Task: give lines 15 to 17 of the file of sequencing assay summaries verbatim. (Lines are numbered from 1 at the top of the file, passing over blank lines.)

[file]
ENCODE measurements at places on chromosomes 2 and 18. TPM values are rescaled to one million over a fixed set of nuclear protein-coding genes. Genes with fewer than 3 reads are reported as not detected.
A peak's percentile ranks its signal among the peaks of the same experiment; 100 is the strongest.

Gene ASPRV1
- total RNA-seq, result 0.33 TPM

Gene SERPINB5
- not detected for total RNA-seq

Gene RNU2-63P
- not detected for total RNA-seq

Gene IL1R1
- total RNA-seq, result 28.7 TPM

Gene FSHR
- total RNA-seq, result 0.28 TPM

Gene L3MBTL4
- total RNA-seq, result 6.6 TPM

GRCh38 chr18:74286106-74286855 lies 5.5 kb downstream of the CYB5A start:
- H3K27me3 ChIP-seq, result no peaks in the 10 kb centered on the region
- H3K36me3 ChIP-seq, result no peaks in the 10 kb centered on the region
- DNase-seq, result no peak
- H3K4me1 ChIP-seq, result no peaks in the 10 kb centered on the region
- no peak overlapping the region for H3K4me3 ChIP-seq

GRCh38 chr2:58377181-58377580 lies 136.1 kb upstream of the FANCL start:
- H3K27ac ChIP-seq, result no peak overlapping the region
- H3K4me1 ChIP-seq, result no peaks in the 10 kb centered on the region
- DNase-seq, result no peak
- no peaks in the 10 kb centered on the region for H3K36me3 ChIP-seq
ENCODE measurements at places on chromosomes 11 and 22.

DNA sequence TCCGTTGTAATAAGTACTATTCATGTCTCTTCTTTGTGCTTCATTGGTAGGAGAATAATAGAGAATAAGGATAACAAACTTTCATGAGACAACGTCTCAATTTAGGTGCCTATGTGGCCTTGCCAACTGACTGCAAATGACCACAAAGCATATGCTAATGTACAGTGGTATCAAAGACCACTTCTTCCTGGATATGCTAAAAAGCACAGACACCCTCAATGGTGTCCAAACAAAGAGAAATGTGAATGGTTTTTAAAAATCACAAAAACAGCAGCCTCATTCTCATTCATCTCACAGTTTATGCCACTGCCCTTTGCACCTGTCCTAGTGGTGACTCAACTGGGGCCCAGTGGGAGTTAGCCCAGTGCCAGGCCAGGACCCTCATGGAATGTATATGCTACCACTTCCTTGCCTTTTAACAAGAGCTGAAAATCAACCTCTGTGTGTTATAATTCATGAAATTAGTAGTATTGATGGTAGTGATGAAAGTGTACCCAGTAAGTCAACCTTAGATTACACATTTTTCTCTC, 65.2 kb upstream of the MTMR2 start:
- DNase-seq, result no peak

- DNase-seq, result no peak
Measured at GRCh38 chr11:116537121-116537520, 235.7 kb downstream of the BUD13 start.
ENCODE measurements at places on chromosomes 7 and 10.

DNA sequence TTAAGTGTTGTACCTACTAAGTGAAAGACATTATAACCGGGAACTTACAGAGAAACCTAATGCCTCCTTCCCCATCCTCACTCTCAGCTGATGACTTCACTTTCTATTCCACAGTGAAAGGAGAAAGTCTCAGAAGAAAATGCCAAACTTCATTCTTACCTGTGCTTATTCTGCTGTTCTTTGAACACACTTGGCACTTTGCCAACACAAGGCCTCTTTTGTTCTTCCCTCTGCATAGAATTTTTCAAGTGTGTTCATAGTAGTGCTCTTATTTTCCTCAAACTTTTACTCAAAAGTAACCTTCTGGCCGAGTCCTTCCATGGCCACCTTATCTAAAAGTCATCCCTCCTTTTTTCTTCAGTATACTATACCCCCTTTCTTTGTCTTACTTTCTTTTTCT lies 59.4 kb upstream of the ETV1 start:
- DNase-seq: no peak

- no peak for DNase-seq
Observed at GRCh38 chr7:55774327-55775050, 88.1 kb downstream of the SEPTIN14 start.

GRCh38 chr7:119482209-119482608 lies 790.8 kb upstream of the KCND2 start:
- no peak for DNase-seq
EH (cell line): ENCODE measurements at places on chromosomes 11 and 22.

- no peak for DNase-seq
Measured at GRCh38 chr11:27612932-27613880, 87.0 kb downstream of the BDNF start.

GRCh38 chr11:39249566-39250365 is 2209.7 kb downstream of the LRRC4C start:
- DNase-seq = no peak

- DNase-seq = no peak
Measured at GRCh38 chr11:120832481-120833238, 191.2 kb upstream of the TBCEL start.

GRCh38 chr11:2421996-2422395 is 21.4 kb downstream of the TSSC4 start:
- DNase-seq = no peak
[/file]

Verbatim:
GRCh38 chr18:74286106-74286855 lies 5.5 kb downstream of the CYB5A start:
- H3K27me3 ChIP-seq, result no peaks in the 10 kb centered on the region
- H3K36me3 ChIP-seq, result no peaks in the 10 kb centered on the region